This does not appear to be true; for the evi It cannot be necessary, gentlemen, for the dence would not apply to reduce the offence defendant to satisfy you beyond doubt, that he from murder to manslaughter, on either of the received a blow before the discharge of the pisaforementioned grounds. Perhaps it may be tol. There is positive evidence from one witsaid, that every greater includes the less, and ness, that the fact was so, and other witnesses therefore, manslaughter is included in murder; say much that renders it probable. But if the and that it is on this principle that a conviction defendant waited until the cane was descending, for manslaughter may take place on an indict- or even uplifted within reach of him, reason . ment for murder. I will not detain you to ex- and common sense say, it is the same thing; no <mine this, for it is not doing justice to the de- man is bound to wait until he is killed, and fendant to admit, for a moment, even for the being knocked down would disable him for de
fence. The killing can be justified only on the to defend himself against it? As little is the ground that it was necessary to prevent an in- defendant to be censured for going about his jury that was feared ; not that it was to punish ordinary business, when he knew it would be for one that was past. This would be revenge, attended with danger, and arming himself for and not self-defence.
defence, in case such an emergency should hapThe same law authorities which tell you, that pen, as that the laws could not afford him proa man must retreat as far as he can, say also, tection. I have here supposed that the pistol that, if the assault be so violent that he can- was taken for the purpose for which it was not retreat without imminent danger, he is ex- used; this, however, is far from being certain cused from so doing. If this means any thing, from the evidence, as it is in proof, that the it is applicable to our case: for perhaps you defendant had daily occasion for pistols in passcan hardly imagine a more violent or more sud- ing between Boston and Medford, a road that den assault. When to this is added the muscu- has been thought attended with some danger lar debility of the defendant, it certainly forms of robbery; and that he sometimes carried pisa very strong case. He could neither fight nor tols in his pocket. There is not the least prefly. Had he attempted the latter, he must have tence for saying that he expected an affray with been overtaken by his more athletic and active young Mr. Austin. He could not presume that antagonist, and either knocked down, or maimed, his father would employ him; and it is not or murdered, as the passions of that antagonist probable that he knew him in the confusion might dictate.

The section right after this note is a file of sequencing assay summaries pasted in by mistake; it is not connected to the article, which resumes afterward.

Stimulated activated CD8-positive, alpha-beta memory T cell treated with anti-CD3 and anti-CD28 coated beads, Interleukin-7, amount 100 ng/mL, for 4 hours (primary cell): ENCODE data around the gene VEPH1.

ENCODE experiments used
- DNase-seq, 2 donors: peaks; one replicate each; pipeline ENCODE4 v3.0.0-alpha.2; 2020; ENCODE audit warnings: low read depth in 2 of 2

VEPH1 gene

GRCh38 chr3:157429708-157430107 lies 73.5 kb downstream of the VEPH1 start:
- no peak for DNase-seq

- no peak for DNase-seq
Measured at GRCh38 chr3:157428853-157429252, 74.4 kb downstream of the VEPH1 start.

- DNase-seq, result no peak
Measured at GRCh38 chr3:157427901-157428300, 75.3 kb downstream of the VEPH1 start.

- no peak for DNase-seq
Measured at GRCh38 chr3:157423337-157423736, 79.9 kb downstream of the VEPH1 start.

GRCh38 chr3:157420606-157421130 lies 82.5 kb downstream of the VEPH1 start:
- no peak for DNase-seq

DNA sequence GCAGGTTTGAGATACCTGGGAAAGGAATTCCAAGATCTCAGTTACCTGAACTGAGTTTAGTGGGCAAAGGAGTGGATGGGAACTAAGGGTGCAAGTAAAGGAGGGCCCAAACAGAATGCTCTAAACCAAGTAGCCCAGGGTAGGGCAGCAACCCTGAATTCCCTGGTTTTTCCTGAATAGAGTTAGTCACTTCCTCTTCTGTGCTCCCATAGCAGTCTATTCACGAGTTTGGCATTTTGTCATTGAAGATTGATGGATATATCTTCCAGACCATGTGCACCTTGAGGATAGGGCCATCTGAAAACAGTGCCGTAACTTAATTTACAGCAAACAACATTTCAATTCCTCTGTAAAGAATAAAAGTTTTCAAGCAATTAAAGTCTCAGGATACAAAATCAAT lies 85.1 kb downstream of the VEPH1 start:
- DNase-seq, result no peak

that the sudden attack must have produced. But it is said, and some passages from law As to the publication in the newspaper against books are read to prove it, that the necessity old Mr. Austin; though this might be in some which excuses killing a man, must not be pro- sense a fault, yet it is far from being within the duced by the party killing: and that he must principle established by the books. When it is be without fault. You are then told that the said the party must be without fault, it is evident defendant sought the affray, and armed himself that nothing more is meant, than that he most for it; and that he had been faulty in calling be without fault in that particular transaction. Mr. Austin, the father, opprobrious names in the If we are to leave this and look back, where are newspaper.